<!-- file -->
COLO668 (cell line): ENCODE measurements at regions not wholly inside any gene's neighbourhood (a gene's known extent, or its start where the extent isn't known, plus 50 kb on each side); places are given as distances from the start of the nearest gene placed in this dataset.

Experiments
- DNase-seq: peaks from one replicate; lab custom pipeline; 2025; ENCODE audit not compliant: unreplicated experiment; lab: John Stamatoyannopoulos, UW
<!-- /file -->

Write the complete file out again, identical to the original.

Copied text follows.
COLO668 (cell line): ENCODE measurements at regions not wholly inside any gene's neighbourhood (a gene's known extent, or its start where the extent isn't known, plus 50 kb on each side); places are given as distances from the start of the nearest gene placed in this dataset.

Experiments
- DNase-seq: peaks from one replicate; lab custom pipeline; 2025; ENCODE audit not compliant: unreplicated experiment; lab: John Stamatoyannopoulos, UW